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BACKGROUND: Improper inhaler use results in decreased drug deposition in the lungs. The impact of health literacy and poor vision on the patient's ability to learn inhaler technique by reading instructions has not been confirmed. This study evaluated the effectiveness of learning inhaler technique from written instructions and the impact of health literacy for patients diagnosed with COPD who used a dry powder inhaler (DPI).
METHODS: This pilot study recruited subjects diagnosed with COPD. A trained assessor scored subjects' inhaler technique before and after reading the appropriate American College of Chest Physicians handouts. Peak inspiratory flows (PIFs) were measured using an InCheck Dial. Health literacy was measured by the S-TOFHLA (Short Test of Functional Health Literacy in Adults), and visual acuity was measured by a Snellen chart. Associations between health literacy and visual acuity and changes in subjects' inhaler technique scores were assessed by Spearman's rho. Inhaler technique change scores were assessed by the Wilcoxon signed-rank test at P = .05.
RESULTS: Of the 24 participants enrolled, 63% were female, mean age was 65.6 y, and 83% were Global Initiative for Chronic Obstructive Lung Disease air-flow limitation 2 or 3. Wilcoxon scores were significant for improved total scores for both the Diskus and HandiHaler, with medians improving from 6.5 to 7.0 (interquartile range 6.0–7.8) (P = .047) and from 6.0 to 7.5 (interquartile range 7.0–9.0) (P = .002), respectively. The minimum required PIF was achieved by 93.8% of the Diskus and 94.4% of the HandiHaler groups. There were no associations detected between the handout intervention (Diskus and HandiHaler) and health literacy level and vision.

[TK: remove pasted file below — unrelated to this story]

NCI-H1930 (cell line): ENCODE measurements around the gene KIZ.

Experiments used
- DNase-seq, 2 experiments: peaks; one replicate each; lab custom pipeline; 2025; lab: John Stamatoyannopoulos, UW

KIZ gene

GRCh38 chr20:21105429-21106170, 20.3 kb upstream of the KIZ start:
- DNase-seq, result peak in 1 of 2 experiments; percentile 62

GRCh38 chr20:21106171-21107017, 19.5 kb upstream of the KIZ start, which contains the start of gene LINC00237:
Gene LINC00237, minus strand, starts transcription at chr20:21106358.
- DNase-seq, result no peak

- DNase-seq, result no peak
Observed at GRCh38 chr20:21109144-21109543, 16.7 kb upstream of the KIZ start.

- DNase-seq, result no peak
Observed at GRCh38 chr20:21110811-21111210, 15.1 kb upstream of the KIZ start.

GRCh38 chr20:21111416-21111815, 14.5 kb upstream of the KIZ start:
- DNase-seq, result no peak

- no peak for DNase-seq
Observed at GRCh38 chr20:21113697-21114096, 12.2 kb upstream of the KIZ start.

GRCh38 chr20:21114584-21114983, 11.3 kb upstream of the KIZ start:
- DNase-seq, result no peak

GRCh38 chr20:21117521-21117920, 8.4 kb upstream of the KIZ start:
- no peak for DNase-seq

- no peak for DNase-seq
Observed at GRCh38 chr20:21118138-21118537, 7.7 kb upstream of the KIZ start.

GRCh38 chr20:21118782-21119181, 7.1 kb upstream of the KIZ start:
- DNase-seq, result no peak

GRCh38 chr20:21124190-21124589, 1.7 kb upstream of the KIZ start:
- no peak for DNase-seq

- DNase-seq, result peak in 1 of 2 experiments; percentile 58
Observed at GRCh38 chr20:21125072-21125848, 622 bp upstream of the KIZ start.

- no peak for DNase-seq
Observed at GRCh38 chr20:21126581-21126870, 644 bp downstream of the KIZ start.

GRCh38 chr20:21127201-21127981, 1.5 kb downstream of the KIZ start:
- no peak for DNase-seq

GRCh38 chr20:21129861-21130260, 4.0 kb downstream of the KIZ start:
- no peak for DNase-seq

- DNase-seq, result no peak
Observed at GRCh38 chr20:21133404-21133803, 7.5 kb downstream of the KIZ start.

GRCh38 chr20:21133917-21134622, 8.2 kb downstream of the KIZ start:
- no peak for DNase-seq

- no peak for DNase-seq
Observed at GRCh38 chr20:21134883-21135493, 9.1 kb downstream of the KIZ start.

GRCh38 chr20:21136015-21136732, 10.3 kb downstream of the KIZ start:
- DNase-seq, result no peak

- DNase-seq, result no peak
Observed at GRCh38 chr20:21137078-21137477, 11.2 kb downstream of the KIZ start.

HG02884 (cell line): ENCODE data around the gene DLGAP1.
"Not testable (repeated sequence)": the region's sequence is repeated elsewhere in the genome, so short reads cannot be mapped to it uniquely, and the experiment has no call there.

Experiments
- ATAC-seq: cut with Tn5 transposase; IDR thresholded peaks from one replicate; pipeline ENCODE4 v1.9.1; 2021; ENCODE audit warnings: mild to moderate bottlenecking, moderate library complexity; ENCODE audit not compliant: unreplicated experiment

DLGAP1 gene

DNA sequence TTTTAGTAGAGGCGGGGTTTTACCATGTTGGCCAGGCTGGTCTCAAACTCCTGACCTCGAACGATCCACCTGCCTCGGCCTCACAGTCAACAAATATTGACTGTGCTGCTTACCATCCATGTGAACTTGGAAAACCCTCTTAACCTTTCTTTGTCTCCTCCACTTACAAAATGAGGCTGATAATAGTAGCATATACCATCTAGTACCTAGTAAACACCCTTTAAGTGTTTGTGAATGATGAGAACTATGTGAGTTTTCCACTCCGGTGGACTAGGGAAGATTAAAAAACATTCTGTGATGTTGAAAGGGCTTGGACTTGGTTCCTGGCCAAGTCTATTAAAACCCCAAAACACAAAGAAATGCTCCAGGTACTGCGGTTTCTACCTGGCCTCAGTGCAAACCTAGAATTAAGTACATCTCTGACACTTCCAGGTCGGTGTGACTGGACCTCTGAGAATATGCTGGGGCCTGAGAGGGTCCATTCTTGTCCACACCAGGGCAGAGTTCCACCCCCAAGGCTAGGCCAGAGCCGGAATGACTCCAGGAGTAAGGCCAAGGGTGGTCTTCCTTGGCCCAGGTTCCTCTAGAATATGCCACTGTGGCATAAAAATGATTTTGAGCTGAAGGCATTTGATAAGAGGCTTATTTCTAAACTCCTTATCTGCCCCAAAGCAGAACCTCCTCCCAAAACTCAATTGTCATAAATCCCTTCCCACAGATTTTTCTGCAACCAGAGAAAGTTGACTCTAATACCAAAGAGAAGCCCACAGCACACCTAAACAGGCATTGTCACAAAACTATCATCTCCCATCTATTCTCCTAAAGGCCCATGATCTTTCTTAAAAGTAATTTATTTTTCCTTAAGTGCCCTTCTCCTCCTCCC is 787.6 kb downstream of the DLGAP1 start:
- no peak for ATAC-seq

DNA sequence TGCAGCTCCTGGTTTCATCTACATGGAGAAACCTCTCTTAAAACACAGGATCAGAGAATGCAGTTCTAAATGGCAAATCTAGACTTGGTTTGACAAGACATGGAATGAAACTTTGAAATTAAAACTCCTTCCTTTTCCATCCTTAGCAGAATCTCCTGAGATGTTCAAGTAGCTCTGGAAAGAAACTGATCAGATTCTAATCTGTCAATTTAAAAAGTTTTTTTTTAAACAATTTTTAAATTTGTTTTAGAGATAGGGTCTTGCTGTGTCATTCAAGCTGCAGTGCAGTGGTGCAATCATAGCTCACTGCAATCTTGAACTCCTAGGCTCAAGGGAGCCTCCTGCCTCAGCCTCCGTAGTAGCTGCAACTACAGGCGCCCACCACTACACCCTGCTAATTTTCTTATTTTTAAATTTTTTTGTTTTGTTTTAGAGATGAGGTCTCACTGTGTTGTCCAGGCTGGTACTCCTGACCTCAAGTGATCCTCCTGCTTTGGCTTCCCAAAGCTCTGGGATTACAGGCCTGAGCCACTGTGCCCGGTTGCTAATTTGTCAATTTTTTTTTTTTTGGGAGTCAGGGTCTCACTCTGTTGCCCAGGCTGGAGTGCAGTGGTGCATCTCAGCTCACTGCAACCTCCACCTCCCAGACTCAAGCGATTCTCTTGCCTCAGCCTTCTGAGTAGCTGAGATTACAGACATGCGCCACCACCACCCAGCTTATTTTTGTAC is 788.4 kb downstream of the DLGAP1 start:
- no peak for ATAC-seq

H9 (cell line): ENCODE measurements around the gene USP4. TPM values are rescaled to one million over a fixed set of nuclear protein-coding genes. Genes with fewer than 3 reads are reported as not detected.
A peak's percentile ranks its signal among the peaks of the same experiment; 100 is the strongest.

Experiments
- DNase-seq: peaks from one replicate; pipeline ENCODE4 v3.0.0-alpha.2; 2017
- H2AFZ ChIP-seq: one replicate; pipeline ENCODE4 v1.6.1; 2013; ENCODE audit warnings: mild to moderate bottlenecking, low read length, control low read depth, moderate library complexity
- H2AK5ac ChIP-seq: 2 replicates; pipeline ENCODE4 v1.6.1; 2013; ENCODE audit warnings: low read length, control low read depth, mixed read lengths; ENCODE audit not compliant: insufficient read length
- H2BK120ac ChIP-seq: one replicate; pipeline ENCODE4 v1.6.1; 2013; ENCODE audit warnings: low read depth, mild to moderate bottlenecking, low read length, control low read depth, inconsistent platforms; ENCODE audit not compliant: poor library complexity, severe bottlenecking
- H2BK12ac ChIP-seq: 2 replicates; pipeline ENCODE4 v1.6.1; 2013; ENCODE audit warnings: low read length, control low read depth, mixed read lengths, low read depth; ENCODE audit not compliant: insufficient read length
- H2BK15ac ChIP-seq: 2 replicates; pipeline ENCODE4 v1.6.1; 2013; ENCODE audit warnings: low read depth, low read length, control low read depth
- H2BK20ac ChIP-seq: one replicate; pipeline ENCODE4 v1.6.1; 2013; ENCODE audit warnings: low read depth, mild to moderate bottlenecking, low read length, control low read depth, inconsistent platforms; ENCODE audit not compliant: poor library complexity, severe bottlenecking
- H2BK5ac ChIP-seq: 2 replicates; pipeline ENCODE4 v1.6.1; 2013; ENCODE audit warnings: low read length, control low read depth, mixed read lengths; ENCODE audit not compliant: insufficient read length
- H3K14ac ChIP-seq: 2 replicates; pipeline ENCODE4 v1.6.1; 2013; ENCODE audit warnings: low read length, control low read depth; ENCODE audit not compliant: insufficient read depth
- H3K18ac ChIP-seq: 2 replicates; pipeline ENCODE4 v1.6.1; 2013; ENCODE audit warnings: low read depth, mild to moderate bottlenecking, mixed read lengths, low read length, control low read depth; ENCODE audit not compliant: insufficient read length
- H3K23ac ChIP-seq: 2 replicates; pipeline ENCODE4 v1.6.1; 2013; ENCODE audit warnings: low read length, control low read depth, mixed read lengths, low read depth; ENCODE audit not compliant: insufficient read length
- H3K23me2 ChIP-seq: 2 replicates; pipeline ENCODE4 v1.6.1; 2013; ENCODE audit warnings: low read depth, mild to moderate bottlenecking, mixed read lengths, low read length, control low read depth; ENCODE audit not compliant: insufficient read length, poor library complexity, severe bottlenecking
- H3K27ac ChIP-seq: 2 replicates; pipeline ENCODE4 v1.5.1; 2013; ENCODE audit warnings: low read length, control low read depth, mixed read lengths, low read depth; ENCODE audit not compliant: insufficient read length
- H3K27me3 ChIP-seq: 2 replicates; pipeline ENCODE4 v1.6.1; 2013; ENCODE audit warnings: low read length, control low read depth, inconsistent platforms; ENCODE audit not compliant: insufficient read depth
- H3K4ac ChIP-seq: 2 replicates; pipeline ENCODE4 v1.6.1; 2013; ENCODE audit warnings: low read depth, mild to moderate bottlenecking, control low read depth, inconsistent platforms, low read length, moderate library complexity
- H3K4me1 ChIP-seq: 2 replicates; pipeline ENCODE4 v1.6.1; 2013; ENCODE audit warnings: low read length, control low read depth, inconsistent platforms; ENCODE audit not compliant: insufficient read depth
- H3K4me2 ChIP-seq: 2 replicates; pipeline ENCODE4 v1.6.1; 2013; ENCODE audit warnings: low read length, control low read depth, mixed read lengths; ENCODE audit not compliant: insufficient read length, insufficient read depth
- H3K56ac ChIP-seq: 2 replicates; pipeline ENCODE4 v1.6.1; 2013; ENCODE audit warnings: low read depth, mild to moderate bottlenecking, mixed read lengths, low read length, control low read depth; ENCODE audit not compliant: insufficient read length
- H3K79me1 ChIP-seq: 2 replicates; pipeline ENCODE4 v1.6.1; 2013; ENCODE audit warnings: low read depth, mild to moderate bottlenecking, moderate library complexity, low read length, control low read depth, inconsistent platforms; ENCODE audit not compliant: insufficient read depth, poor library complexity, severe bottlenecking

CONCLUSIONS: The educational handouts for DPIs helped participants already using a DPI to improve their inhaler technique. Stable participants diagnosed with COPD are able to generate appropriate PIFs to properly use DPIs. Neither vision nor health literacy was associated with the inability to learn inhaler technique from patient education inhaler device handouts.
- Correspondence: Hana J Alsomali MSc RRT. E-mail: .
Ms Alsomali received a full educational scholarship from the University of Dammam, Saudi Arabia. The authors have disclosed no conflicts of interest.
Ms Alsomali presented a version of this paper at the American Association for Respiratory Care Congress, held November 7-10, 2015, in Tampa, Florida.
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